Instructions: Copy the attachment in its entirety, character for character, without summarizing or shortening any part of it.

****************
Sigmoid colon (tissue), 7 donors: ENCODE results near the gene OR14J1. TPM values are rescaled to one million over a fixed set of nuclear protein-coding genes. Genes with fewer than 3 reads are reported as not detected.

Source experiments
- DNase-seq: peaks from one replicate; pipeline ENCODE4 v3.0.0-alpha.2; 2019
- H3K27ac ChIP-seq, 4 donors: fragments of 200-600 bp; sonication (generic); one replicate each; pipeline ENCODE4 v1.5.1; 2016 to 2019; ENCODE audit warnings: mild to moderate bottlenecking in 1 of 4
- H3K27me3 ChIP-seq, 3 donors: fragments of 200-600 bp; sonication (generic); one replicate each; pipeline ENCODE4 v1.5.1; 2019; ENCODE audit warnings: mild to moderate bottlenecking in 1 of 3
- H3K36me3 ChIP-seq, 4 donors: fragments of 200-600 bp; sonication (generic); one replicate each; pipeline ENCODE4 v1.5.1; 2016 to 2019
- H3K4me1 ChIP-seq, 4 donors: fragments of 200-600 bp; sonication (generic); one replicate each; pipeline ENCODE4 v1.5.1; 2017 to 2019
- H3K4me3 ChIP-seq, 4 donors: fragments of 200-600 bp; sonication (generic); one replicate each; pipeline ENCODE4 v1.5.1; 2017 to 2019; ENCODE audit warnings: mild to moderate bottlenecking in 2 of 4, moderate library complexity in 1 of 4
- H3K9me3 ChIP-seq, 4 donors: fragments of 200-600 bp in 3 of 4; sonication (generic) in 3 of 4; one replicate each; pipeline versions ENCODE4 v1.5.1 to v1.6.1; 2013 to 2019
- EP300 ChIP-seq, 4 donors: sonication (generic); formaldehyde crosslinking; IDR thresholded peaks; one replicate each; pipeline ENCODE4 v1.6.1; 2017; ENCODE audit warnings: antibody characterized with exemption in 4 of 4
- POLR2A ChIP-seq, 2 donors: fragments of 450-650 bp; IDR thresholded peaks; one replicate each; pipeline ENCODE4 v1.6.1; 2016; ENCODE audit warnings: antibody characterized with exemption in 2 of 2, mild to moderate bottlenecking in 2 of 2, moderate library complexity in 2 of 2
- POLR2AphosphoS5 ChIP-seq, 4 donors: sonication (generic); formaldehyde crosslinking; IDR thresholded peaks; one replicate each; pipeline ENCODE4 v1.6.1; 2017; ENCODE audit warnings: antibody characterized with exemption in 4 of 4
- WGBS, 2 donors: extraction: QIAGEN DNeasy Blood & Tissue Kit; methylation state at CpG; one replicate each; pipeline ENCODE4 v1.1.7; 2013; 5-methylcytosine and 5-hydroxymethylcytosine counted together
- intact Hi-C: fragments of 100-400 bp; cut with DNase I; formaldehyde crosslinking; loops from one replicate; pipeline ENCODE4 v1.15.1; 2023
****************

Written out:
Sigmoid colon (tissue), 7 donors: ENCODE results near the gene OR14J1. TPM values are rescaled to one million over a fixed set of nuclear protein-coding genes. Genes with fewer than 3 reads are reported as not detected.

Source experiments
- DNase-seq: peaks from one replicate; pipeline ENCODE4 v3.0.0-alpha.2; 2019
- H3K27ac ChIP-seq, 4 donors: fragments of 200-600 bp; sonication (generic); one replicate each; pipeline ENCODE4 v1.5.1; 2016 to 2019; ENCODE audit warnings: mild to moderate bottlenecking in 1 of 4
- H3K27me3 ChIP-seq, 3 donors: fragments of 200-600 bp; sonication (generic); one replicate each; pipeline ENCODE4 v1.5.1; 2019; ENCODE audit warnings: mild to moderate bottlenecking in 1 of 3
- H3K36me3 ChIP-seq, 4 donors: fragments of 200-600 bp; sonication (generic); one replicate each; pipeline ENCODE4 v1.5.1; 2016 to 2019
- H3K4me1 ChIP-seq, 4 donors: fragments of 200-600 bp; sonication (generic); one replicate each; pipeline ENCODE4 v1.5.1; 2017 to 2019
- H3K4me3 ChIP-seq, 4 donors: fragments of 200-600 bp; sonication (generic); one replicate each; pipeline ENCODE4 v1.5.1; 2017 to 2019; ENCODE audit warnings: mild to moderate bottlenecking in 2 of 4, moderate library complexity in 1 of 4
- H3K9me3 ChIP-seq, 4 donors: fragments of 200-600 bp in 3 of 4; sonication (generic) in 3 of 4; one replicate each; pipeline versions ENCODE4 v1.5.1 to v1.6.1; 2013 to 2019
- EP300 ChIP-seq, 4 donors: sonication (generic); formaldehyde crosslinking; IDR thresholded peaks; one replicate each; pipeline ENCODE4 v1.6.1; 2017; ENCODE audit warnings: antibody characterized with exemption in 4 of 4
- POLR2A ChIP-seq, 2 donors: fragments of 450-650 bp; IDR thresholded peaks; one replicate each; pipeline ENCODE4 v1.6.1; 2016; ENCODE audit warnings: antibody characterized with exemption in 2 of 2, mild to moderate bottlenecking in 2 of 2, moderate library complexity in 2 of 2
- POLR2AphosphoS5 ChIP-seq, 4 donors: sonication (generic); formaldehyde crosslinking; IDR thresholded peaks; one replicate each; pipeline ENCODE4 v1.6.1; 2017; ENCODE audit warnings: antibody characterized with exemption in 4 of 4
- WGBS, 2 donors: extraction: QIAGEN DNeasy Blood & Tissue Kit; methylation state at CpG; one replicate each; pipeline ENCODE4 v1.1.7; 2013; 5-methylcytosine and 5-hydroxymethylcytosine counted together
- intact Hi-C: fragments of 100-400 bp; cut with DNase I; formaldehyde crosslinking; loops from one replicate; pipeline ENCODE4 v1.15.1; 2023